- Anomaly detection
- Misuse detection
- Protocol analysis
An IPS, contrary to IDS not only can detect attacks, but it can also take pro-active measures against those attacks. For the rest of this tutorial, we will use the term IPS and IDS inter-changeably.
Types of IPS/IDS
To generate alarms an IPS must be installed somewhere in a network to watch over the network. There are two (basic) locations where IPS/IDS can be installed:
- Host-based IPS (HIPS)
HIPS are installed on the host itself. They check for malicious activity at the operating system level. HIPS examine a number of parameter of the host including system calls, audit logs, error messages, and so forth. HIPS has first-hand information on the success of an attack since traffic is examined after it reaches the target of attack.
- Network-based IPS (NIPS)
NIPS examine packets as they traverse through the network to locate attack against the network. They can be installed in active or passive mode. In passive mode, IPS/IDS sniff the traffic as it passes through the network against known signatures. IPS can act as a layer-2 device forwarding the traffic. In active mode, an IPS is installed as layer-3 device and actively looks for known and unknown attacks. In case of an anomaly, all intrusive traffic is dropped before it could reach the target system.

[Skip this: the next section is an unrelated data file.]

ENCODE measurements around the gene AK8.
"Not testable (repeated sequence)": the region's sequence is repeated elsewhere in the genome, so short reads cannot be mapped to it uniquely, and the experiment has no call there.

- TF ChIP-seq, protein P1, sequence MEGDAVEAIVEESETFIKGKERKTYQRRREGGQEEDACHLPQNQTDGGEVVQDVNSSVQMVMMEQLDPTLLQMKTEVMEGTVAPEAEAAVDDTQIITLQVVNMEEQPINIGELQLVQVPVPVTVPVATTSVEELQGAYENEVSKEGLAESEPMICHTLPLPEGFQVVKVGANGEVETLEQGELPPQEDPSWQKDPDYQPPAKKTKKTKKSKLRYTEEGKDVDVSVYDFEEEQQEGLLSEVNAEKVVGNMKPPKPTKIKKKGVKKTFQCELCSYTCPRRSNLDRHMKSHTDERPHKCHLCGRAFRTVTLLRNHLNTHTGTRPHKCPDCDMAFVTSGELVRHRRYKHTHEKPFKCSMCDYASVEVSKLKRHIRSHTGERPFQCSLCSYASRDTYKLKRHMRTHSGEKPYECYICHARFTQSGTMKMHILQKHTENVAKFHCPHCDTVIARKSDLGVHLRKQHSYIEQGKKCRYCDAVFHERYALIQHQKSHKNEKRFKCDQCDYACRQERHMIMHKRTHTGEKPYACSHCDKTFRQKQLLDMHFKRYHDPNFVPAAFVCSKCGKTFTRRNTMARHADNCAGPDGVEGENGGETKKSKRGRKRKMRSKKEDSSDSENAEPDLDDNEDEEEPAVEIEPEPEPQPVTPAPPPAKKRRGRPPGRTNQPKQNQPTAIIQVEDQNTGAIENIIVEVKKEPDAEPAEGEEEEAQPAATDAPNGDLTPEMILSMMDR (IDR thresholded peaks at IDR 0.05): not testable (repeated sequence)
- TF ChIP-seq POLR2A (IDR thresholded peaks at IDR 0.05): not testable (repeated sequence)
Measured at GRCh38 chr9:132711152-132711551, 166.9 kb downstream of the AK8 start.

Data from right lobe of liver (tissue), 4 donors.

NIPS have the following advantages compared to HIPS:
- Overall network perspective
- Does not run on every operating system in the network – reduces administration overhead
Now that we have a basic understanding of IPS and IDS, let us look what WIPS is? A WIPS actively monitors the radio spectrum of the presence of unauthorized access points (detection) and take countermeasures automatically (prevention).
WIPS monitors and prevents unauthorized access to resources through a wireless network. WIPS is implemented as an overlay to an existing WLAN infrastructure.
Rouge devices can spoof MAC address of an authorized network device. WIPS uses a finger-printing approach to pick out devices with spoofed MAC addresses. This is done by comparing the signals emitted by each wireless device against the authorized wireless device. WIPS can more or less prevent the following threats:
- Rogue AP
- MAC spoofing
- DoS attacks
- Man-in-the-Middle attacks
- Ad-hoc networks.
- Un-authorized associations
- Mis-configured clients
- Mis-configured AP
Components of WIPS
WIPS can consist of three basic components:
- Sensors: devices that scan the wireless spectrum
- Server: to analyze packets captured by the sensors
- Console: user interface for system administration and reporting
Examples of WIPS
- Cisco Adaptive Wireless IPS software (NIPS only)
- AirMagnet Enterprise Wireless Security (NIPS only)
- AirTight (HIPS and NIPS)
- AirDefence from Motorola (NIPS only)
This brings us to the end of a brief overview of Wireless Intrusion Prevention System.